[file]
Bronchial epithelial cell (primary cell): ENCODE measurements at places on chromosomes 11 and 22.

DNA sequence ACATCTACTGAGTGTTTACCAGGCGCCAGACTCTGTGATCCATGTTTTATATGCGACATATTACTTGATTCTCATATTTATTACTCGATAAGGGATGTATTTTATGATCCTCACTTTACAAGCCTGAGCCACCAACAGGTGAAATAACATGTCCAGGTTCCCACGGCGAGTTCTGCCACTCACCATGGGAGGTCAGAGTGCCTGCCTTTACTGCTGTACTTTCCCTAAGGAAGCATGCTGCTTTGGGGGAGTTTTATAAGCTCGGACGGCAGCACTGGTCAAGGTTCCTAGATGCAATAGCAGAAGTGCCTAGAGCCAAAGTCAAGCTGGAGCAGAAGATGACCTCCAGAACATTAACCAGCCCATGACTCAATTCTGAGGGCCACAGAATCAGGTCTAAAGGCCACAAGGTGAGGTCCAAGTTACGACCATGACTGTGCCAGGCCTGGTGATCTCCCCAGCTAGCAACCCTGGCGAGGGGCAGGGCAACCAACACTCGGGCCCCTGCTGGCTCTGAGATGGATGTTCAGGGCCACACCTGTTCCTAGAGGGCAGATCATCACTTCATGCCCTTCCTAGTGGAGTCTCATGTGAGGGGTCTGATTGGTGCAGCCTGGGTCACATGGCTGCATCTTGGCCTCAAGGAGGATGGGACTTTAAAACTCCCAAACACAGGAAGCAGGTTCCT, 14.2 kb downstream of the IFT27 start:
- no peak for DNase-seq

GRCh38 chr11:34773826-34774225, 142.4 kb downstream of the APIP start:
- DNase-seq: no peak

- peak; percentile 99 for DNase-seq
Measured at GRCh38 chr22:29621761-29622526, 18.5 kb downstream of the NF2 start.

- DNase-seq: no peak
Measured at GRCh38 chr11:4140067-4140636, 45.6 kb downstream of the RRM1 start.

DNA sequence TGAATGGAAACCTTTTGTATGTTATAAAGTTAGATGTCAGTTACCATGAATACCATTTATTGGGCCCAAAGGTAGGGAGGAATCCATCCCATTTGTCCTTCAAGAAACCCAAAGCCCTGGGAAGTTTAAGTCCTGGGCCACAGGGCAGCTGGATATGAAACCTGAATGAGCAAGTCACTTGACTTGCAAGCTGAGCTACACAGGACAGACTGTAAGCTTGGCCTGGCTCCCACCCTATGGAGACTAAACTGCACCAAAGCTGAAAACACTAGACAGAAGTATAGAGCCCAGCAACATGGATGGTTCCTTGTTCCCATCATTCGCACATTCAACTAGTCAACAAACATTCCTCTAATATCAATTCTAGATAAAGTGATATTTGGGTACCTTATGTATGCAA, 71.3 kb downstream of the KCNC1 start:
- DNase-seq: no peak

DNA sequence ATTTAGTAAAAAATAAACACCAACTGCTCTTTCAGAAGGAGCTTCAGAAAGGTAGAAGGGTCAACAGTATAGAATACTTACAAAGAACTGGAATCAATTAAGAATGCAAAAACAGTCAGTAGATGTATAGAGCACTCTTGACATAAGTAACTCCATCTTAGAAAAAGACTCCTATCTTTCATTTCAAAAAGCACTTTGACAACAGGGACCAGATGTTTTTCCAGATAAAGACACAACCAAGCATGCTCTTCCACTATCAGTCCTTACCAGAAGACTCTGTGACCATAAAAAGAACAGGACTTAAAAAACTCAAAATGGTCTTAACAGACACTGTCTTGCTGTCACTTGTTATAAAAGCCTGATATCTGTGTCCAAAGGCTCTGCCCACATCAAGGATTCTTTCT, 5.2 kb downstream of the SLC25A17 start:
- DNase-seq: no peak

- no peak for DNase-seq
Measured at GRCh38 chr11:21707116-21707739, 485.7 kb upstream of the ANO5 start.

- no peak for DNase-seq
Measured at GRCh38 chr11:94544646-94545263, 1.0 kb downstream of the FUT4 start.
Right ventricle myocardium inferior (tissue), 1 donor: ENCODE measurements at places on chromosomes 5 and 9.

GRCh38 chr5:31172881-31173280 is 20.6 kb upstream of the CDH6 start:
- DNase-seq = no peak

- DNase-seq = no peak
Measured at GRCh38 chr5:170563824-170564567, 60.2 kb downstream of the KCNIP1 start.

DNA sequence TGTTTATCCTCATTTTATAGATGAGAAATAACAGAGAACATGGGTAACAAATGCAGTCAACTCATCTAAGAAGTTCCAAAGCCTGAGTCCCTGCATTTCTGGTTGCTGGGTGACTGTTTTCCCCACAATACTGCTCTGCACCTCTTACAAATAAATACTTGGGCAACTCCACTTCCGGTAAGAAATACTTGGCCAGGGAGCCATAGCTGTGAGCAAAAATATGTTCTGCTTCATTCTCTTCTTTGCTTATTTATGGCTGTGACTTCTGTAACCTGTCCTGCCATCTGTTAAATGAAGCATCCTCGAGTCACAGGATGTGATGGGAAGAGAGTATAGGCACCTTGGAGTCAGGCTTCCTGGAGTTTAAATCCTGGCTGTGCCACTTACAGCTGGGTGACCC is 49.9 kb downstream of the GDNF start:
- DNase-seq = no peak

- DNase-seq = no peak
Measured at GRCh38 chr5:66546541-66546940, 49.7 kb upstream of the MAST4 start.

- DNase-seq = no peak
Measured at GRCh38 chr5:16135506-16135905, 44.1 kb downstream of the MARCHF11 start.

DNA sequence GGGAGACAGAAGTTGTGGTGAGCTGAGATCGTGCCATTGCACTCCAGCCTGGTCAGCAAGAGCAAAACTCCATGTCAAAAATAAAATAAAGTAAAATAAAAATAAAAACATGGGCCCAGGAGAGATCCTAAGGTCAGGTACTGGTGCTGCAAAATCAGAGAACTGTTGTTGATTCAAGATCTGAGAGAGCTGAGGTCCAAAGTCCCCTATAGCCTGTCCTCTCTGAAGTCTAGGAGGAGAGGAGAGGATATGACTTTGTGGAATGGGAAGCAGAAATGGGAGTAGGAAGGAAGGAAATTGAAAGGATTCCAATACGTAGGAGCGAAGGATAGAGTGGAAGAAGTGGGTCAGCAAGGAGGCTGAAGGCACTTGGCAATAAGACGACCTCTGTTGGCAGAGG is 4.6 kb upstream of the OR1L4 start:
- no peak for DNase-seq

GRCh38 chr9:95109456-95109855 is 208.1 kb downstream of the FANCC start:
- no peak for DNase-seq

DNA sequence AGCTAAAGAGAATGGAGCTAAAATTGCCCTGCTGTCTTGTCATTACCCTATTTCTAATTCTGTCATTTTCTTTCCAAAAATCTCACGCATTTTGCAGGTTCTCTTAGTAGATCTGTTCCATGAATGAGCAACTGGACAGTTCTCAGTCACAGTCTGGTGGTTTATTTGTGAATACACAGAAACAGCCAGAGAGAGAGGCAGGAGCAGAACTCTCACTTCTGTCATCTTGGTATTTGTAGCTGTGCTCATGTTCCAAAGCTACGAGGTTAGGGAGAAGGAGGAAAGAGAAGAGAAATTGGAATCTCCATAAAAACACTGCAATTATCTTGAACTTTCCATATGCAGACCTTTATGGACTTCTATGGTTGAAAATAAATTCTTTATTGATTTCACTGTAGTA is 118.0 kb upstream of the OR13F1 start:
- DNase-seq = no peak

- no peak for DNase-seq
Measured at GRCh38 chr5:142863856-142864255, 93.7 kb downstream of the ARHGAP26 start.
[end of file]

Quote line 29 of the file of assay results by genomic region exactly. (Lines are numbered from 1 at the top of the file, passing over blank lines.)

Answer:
DNA sequence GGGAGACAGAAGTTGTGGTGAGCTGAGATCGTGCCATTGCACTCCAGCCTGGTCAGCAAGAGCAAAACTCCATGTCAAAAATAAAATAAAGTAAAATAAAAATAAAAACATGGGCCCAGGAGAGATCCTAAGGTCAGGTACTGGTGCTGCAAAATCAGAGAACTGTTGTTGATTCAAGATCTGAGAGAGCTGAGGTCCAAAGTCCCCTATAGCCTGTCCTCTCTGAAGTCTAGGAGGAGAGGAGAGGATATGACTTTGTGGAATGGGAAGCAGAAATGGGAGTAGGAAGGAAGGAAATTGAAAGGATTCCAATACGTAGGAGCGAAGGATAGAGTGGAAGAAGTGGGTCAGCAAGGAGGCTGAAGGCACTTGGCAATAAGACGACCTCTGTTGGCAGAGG is 4.6 kb upstream of the OR1L4 start: